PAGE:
In September 1876 the massacre of a large number of girls (who had married men of their own age instead of men from an older regiment, as ordered by Cetshwayo) provoked a strong protest from the government of Natal, and the occupying governments were usually inclined to look patronisingly upon the affairs of the subjugated African nations. The tension between Cetshwayo and the Transvaal over border disputes continued. Sir Theophilus Shepstone, whom Cetshwayo regarded as his friend, had supported him in the border dispute, but in 1877 he led a small force into the Transvaal and persuaded the Boers to give up their independence. Shepstone became administrator of the Transvaal, and in that role saw the border dispute from the other side. (From Wikipedia)
|Battle of Isandlwana|
Cetshwayo returned no answer, and in January 1879 a British force under Lieutenant General Frederick Augustus Thesiger, 2nd Baron Chelmsford invaded Zululand, without authorisation by the British Government. Lord Chelmsford had under him a force of 5,000 British and 8,200 Africans; 3,000 of the latter were employed in guarding the frontier of Natal; another force of 1,400 British and 400 Africans were stationed in the Utrecht district. Three columns were to invade Zululand, from the Lower Tugela, Rorke's Drift, and Utrecht respectively, their objective being Ulundi, the royal capital.
|Battle of Intombe|
While the British central column under Chelmsford's command was thus engaged, the right flank column on the coast, under Colonel Charles Pearson, crossed the Tugela River, skirmished with a Zulu impi that was attempting to set up an ambush at the Inyezane River, and advanced as far as the deserted missionary station of Eshowe, which he set about fortifiying. On learning of the disaster at Isandlwana, Pearson made plans to withdraw back beyond the Tugeala River. However, before he had decided whether of not to put these plans into effect, the Zulu army managed to cut off his supply lines, and the Siege of Eshowe had begun.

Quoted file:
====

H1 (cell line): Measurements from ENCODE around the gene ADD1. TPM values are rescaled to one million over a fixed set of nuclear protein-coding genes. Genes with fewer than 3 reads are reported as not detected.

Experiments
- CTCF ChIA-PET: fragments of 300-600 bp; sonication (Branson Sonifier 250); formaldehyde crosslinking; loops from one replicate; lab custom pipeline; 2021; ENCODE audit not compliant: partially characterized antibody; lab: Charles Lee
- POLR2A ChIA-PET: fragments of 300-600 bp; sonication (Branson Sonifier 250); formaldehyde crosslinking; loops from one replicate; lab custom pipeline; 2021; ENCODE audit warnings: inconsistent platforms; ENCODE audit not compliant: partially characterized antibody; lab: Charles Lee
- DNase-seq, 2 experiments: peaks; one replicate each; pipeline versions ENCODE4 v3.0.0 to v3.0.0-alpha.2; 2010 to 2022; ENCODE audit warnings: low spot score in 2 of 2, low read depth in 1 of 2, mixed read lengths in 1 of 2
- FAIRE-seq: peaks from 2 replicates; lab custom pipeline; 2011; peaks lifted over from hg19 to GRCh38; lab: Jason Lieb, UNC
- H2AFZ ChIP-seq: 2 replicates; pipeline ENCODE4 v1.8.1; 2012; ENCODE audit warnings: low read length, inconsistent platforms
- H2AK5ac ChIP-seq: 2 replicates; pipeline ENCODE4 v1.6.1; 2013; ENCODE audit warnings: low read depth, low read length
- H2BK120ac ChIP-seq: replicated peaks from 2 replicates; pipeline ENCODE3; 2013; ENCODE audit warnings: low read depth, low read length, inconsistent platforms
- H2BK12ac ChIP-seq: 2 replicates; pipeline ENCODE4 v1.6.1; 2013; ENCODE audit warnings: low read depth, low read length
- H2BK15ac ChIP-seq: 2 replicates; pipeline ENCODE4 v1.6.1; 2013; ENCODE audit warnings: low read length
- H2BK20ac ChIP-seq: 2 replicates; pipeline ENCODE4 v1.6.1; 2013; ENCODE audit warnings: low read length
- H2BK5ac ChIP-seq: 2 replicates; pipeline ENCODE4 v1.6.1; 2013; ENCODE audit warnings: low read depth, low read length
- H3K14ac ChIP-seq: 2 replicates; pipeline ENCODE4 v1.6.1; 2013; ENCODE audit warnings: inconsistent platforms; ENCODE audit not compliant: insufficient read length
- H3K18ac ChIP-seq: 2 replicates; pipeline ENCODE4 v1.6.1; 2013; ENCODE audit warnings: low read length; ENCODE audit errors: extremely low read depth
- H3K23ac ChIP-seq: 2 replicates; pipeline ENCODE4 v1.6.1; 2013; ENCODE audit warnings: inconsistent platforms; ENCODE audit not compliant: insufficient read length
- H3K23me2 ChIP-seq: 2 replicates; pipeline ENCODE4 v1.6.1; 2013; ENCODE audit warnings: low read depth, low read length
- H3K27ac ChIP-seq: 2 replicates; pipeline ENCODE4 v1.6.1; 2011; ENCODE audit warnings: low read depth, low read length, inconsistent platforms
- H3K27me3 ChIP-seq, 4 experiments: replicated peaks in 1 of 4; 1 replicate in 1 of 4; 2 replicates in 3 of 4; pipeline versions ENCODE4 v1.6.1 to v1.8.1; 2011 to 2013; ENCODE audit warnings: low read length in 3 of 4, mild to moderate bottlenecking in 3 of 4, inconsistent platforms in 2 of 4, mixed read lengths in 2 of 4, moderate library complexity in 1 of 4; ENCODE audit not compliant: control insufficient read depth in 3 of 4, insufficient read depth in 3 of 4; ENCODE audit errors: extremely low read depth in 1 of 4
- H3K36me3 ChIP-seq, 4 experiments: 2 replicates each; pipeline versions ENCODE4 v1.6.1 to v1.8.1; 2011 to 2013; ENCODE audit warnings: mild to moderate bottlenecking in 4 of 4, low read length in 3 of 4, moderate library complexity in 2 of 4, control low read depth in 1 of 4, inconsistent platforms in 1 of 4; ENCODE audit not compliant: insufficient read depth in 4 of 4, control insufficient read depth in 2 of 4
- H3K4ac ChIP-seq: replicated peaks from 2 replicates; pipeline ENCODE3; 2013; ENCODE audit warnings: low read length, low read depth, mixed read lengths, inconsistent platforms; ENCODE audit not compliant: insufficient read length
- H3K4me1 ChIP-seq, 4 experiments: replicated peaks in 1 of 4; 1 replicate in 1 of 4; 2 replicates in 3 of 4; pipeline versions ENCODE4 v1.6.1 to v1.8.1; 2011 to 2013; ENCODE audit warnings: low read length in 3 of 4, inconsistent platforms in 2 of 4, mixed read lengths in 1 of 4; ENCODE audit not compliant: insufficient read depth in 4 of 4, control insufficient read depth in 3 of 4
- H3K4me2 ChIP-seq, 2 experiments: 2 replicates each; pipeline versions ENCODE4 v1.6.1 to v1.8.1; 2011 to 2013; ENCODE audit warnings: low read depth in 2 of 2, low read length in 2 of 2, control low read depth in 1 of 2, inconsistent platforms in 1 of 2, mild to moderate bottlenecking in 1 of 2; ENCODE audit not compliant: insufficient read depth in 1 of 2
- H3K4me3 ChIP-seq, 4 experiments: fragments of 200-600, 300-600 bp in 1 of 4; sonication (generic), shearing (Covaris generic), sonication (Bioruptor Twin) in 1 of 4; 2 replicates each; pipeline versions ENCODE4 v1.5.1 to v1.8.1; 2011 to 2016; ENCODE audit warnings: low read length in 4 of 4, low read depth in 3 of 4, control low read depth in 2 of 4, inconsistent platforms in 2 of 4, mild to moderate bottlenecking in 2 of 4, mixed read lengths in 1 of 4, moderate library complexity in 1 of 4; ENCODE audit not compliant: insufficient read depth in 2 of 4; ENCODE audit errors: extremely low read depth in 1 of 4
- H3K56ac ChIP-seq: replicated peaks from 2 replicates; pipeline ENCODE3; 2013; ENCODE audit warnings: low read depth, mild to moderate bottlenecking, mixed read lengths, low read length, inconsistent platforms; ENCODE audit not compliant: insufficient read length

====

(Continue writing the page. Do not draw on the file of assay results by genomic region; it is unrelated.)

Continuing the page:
Meanwhile the left flank column at Utrecht, under Colonel Evelyn Wood, had originally been charged with occupying the Zulu tribes of north-west Zululand and preventing them from interfering with the British central column's advance on Ulundi. To this end Wood set up camp at Tinta's Kraal, just 10 miles south of Hlobane Mountain, where a force of 4,000 Zulus had been spotted. He planned to attack them on the 24 January, but on learning of the disaster at Isandlwana, he decided to withdraw back to the Kraal. Thus one month after the British invasion, only their left flank column remained militarily effective, and was too weak to conduct a campaign alone.
It had never been Cetshwayo's intention to invade Natal, but to simply fight within the boundaries of the Zulu kingdom. Chelmsford used the next two months to regroup and build a fresh invading force with the initial intention of relieving Pearson at Eshowe. The British government rushed seven regiments of re-inforcements to Natal, along with two artillery batteries.
During this time (12 March) an escort of stores marching to Luneberg, was killed at the Battle of Intombe, and all the stores were lost. The first troops arrived at Durban on 7 March. On the 29th a column, under Lord Chelmsford, consisting of 3,400 British and 2,300 African soldiers, marched to the relief of Eshowe, entrenched camps being formed each night.
|Battle of Kambula|
|Battle of Ulundi|